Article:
The 2011 Major League Baseball season is just over a month old, and five former Longhorns are contributing to big league clubs. We take a look around the league to check in with former Texas players.
Drew Stubbs, CF, Cincinnati
The third-year man has continued his rise to the top in 2011, building on last year’s coming-out party with the Reds and a trip to the playoffs. Stubbs is hitting a career-high .259 and is second on the team in home runs (5) and runs scored (22). Stubbs has provided more than just production at the plate and has flashed his speed with a team-high 10 stolen bases in 30 games. The Texarkana native has been solid defensively in center field for Dusty Baker’s club and will need to keep up his improving play if the Reds hope to win the National League Central once again.
Huston Street, RP, Colorado
The National League leader in saves with 10, Street has been a huge part of the Rockies’ (17-10) success throughout the first month of the season. The right hander has been nearly unhittable, with 17 strikeouts in just 16.1 innings of work. He’s also been perfect in save situations and already has half as many saves as he did a year ago. Despite pitching in a hitter-friendly park in Coors Field, Street has been strong at home with a miniscule 1.29 ERA. Street, in his third year as a Rockies, appears to have returned to the form he showed in 2009 when Colorado won the NL Wild Card.
Taylor Teagarden, C, Texas
Teagarden has seen limited time behind the plate for the Rangers, appearing in two games in relief of starting catcher Yorvit Torrealba. Teagarden is getting a chance to play for his hometown team but the fourth-year player has found it tough to see time on the field. The 27-year-old has been a back up since his MLB debut but he’s proven a reliable option for the Rangers. Torrealba is batting .277, so look for Teagarden’s opportunities to continue to be limited.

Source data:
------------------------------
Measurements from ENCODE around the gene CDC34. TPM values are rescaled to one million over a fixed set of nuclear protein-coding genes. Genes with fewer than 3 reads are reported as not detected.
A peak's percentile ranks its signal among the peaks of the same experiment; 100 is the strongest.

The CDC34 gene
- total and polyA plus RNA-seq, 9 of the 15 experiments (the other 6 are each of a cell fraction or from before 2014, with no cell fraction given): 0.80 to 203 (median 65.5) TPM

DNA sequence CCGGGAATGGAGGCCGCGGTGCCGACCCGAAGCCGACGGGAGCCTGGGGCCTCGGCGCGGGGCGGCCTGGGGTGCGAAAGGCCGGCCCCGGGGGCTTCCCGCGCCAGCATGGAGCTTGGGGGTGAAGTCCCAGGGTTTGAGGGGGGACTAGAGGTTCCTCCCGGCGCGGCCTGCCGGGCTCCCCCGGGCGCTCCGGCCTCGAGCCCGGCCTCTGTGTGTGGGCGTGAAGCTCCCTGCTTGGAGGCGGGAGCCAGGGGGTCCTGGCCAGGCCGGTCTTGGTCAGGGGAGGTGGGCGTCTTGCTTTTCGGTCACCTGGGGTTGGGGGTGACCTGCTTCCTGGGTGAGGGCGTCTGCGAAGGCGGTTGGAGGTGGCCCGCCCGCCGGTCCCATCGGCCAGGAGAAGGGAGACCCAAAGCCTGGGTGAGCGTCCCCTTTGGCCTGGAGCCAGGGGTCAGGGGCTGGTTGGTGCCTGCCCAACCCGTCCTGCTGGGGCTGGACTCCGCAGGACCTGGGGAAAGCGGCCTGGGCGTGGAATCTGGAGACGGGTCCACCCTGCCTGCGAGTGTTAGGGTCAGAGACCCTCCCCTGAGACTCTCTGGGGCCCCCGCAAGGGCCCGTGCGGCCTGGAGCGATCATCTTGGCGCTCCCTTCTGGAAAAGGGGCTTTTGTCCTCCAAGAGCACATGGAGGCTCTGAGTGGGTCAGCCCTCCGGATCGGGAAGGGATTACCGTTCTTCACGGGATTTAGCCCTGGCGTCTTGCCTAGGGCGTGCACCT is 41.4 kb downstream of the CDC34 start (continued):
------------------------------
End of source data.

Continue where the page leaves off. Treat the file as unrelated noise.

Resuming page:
Sam LeCure, SP, Cincinnati
LeCure has been a decent fifth starter for the Reds in 2011. Cincinnati has won two of the right hander’s four starts, but LeCure’s record is 0-1. The 26-year-old has not gone longer than six innings but has given some relief to the Reds’ bullpen. LeCure gave up four home runs in an April 19 start against Arizona, after which he said, “Every ball hit in the air I was scared about.” Cincinnati will need continued production at the bottom of the rotation from LeCure if they hope to return to the postseason.
James Russell, RP, Chicago Cubs
Russell has started four games for the Cubs and made four appearances out of the bullpen this season. Russell’s 1-4 record hasn’t helped the Cubs (14-16) move out of the NL Central cellar, but the left hander is still learning how to pitch in the majors. Russell made his first start on April 12 against Houston but surrendered seven runs in 1.2 innings. The Cubs figure to struggle this season, and Russell will earn valuable experience as a fifth-year starter. If Russell can learn from veteran pitchers Ryan Dempster, Matt Garza and Carlos Zambrano, he could develop into a solid starter for Chicago.